State-of-the-art sports field dedicated at Montreal’s JPPS-Bialik school

Bialik High School students Andrew Titleman, front left, Chloe Azran, Olivia Urman and Liam Murad pose for a photo on the school’s new sports field with senior staff members Liam Twomey, back left, Marnie Stein, Matt Starr and Avi Satov.

JPPS-Bialik High School now has its “field of dreams,” and is confident that “they will come.”

The new regulation-sized artificial turf sports field and adjacent basketball court were inaugurated at the Côte-St-Luc, Que., school with much fanfare on Aug. 30.

In the planning for several years, the Cons Sports Facility and Tehrani Basketball Court are unique in Quebec, according to the school’s president, Lee Wise.

“It is the latest, most state-of-the-art generation of infilled synthetic turf available anywhere,” he said. “It contains no recycled tire rubber. The TPE (thermoplastic elastomer) infill material stays cooler, doesn’t smell and contains no questionable chemicals.… This is without doubt the safest, highest-tech field in the province.”

Wise, who graduated from Bialik in 1985, said the new complex transforms “a field of dirt to a field of our dreams.” It replaces a well-worn grassed yard and running track.

A new position of senior athletics co-ordinator was created and Matt Starr was hired to fill it. He previously worked as the equipment and team manager of the Montreal Impact Academy, the professional soccer team’s youth development program.


Wise said many thought what JPPS-Bialik wanted to build was impossible, and it might not have happened had Ken Gilman not become a new parent at the school.

His family has a long history in the artificial turf business. He introduced Wise to Luciano Catalogna, whose family owns the huge Catalogna soccer complex in Lachine, and he and Gilman were instrumental in the design, and negotiating “an incredible deal” on the construction.

The campaign to raise the necessary funds was conducted by the JPPS-Bialik Foundation, which is chaired by Joanna Yufe Naimer, a 1991 alumna.

In addition to soccer, the field can be used for touch football, track and field, field hockey and lacrosse, among other regulation sports, as well as winter sports and physical education classes.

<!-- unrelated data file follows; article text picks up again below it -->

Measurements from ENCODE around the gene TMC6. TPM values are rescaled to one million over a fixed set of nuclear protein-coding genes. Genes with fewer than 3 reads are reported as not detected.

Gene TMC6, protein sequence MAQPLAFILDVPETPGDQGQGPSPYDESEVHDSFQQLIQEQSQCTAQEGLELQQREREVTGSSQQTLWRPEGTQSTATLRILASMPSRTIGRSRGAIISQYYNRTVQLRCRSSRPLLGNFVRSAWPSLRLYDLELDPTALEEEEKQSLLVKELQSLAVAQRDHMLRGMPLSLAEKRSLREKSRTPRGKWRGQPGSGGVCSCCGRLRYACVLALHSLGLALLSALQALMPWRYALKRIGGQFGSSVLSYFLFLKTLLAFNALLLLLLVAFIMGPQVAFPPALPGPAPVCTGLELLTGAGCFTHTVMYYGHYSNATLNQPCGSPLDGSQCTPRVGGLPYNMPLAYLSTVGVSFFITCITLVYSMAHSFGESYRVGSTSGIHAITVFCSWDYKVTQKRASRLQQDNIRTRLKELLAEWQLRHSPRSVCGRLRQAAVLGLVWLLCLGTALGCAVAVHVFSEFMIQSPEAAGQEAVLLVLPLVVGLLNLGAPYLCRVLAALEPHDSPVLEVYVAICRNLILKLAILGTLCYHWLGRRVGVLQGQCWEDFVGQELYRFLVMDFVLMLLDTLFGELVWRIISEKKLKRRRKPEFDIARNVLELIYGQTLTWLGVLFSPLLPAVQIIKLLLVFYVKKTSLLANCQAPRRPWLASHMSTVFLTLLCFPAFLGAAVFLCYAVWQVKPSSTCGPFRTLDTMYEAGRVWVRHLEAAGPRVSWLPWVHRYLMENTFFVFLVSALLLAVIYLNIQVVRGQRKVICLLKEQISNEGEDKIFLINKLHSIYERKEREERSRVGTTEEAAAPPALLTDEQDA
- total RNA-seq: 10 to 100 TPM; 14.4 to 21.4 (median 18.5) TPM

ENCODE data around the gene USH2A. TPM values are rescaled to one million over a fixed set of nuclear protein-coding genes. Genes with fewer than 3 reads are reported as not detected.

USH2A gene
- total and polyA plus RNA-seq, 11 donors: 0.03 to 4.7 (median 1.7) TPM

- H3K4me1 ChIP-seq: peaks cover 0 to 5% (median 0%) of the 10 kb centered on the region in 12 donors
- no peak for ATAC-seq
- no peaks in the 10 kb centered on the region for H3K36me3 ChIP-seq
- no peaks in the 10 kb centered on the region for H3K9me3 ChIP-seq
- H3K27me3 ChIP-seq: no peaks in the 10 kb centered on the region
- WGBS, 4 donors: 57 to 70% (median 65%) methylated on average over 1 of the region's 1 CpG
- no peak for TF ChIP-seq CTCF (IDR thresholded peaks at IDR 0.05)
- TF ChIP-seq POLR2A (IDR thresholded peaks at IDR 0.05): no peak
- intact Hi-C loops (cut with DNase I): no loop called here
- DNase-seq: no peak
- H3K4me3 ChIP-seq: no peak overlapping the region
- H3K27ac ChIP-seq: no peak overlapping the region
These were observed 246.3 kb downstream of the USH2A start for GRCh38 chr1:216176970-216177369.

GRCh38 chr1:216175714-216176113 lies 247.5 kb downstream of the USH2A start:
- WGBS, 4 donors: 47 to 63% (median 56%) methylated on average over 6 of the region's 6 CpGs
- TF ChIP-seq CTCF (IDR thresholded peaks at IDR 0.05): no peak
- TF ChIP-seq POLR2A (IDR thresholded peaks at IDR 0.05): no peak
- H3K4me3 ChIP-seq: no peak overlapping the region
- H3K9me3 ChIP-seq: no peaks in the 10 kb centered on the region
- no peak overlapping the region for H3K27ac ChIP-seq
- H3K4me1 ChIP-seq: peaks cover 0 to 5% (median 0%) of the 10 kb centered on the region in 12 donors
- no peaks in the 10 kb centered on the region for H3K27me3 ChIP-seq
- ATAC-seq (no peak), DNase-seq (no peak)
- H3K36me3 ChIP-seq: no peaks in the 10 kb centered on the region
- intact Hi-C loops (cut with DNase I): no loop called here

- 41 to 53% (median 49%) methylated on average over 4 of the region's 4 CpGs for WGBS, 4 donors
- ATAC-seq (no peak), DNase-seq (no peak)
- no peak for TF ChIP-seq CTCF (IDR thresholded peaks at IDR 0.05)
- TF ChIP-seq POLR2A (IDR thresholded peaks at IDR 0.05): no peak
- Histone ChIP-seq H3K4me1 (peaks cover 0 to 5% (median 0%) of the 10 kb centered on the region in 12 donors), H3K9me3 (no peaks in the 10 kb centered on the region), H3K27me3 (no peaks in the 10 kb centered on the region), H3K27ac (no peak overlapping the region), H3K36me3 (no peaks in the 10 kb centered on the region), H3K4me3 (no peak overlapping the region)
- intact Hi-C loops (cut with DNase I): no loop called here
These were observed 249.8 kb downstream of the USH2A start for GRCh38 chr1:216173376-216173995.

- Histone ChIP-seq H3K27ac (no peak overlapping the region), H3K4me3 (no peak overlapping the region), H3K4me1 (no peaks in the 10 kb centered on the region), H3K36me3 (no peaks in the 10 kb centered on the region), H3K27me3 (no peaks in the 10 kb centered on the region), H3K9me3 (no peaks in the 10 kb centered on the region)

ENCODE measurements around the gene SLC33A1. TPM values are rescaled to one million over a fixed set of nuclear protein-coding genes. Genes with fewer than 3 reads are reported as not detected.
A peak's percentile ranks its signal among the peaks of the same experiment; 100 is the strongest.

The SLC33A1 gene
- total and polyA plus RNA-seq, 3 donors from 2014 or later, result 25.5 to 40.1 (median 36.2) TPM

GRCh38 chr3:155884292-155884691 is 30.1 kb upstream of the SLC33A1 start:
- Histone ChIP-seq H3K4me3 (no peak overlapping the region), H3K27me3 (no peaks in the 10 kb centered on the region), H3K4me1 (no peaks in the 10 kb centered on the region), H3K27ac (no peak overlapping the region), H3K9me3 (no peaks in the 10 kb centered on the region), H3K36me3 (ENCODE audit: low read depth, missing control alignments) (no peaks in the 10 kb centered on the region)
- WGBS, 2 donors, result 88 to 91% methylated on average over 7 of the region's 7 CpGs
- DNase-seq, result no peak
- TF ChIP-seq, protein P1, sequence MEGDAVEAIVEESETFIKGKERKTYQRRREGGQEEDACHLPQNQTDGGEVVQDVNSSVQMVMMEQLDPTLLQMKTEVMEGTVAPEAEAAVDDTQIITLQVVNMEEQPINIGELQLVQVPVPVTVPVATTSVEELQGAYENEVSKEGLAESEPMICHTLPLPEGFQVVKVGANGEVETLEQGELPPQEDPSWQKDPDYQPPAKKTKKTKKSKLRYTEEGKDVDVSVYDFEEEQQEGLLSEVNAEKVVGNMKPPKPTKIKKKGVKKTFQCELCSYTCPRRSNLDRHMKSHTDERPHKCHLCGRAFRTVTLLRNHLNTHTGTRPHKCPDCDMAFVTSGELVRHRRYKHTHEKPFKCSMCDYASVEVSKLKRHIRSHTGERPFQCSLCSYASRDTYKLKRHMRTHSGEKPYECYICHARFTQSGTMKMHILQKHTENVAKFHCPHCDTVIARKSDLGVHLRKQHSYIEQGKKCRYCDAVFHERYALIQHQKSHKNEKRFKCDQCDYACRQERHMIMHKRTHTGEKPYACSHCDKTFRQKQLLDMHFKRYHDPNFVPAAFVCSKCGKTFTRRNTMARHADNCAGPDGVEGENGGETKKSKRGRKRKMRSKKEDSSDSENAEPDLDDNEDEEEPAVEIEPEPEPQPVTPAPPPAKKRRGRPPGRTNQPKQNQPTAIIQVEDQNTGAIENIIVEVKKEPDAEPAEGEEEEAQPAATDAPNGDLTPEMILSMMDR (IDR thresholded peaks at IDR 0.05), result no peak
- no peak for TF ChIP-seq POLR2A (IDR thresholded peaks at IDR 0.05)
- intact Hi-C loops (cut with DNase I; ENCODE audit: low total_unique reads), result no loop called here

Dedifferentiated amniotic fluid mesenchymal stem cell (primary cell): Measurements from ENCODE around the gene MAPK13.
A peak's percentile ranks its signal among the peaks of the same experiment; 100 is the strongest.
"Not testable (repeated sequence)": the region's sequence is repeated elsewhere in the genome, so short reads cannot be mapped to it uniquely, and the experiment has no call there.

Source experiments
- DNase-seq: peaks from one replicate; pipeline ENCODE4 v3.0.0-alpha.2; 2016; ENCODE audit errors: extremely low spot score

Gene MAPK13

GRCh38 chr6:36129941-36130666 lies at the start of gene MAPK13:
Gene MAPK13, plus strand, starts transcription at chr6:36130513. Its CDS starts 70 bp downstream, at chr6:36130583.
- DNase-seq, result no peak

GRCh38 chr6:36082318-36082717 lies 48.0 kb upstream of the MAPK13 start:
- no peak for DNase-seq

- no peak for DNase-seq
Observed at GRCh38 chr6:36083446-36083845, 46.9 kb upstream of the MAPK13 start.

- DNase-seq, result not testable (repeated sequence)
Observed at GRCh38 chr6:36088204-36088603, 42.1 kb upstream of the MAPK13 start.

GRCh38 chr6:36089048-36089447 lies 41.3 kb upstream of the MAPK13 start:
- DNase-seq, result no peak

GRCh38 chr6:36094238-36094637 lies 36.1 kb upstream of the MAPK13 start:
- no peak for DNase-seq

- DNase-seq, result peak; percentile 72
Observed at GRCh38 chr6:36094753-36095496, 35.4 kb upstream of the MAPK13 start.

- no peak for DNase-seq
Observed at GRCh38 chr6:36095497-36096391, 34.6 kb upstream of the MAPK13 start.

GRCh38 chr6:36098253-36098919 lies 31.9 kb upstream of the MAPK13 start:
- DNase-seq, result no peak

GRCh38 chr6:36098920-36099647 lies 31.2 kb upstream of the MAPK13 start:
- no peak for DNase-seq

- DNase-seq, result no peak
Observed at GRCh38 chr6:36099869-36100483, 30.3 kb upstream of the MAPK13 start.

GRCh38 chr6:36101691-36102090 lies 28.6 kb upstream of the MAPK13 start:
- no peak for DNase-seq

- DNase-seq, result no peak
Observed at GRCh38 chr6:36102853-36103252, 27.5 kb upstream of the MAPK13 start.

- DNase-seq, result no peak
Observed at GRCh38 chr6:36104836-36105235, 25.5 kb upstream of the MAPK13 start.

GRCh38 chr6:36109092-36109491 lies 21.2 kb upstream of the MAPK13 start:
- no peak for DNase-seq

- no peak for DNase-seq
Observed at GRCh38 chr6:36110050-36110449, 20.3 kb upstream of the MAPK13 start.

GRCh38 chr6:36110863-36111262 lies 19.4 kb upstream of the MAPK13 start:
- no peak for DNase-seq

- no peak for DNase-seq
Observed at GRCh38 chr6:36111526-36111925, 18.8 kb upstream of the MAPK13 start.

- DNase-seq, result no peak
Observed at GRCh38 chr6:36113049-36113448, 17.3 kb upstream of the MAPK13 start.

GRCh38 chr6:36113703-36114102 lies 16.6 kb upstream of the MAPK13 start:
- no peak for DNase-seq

The school is better equipped now to participate in intra-school and municipal sports at the recreational and competitive levels. A new hockey program, for example, is being launched in conjunction with the City of Côte-St-Luc.

While the facility significantly enhances the athletics program, Wise said the broader goal is to encourage the fitness of all students, both physical and mental.

It is the latest, most state-of-the-art generation of infilled synthetic turf available anywhere.
– Lee Wise

JPPS-Bialik co-head of school Avi Satov said that “health and wellness” have been added to the school’s “pillars of academic excellence, Jewish identity and affiliation with Israel.”

He hopes JPPS-Bialik will be able to attract families who might otherwise choose other private schools because of their sports programs. The school also has two indoor gymnasiums.

“Sports science studies show that participation in sports activities improves school performance and builds self-esteem,” said Satov.

Among the dignitaries present at the inauguration were Côte-St-Luc Mayor Mitchell Brownstein, D’Arcy McGee MNA David Birnbaum and Sidney Benudiz, director-general of the Association of Jewish Day Schools.

The school’s new initiative, called Project Fit, is intended to encourage healthy living, encompassing “mind, body and spirit,” among all of the close to 500 students, as well as staff.

The kids and teachers will be invited to take part in lunchtime activities, such as CrossFit, yoga and other programs intended to get them away from their screens for a while.

At JPPS, mindfulness is to be practised daily in the belief that it helps students and staff “focus inward and start their day intentionally and purposefully.”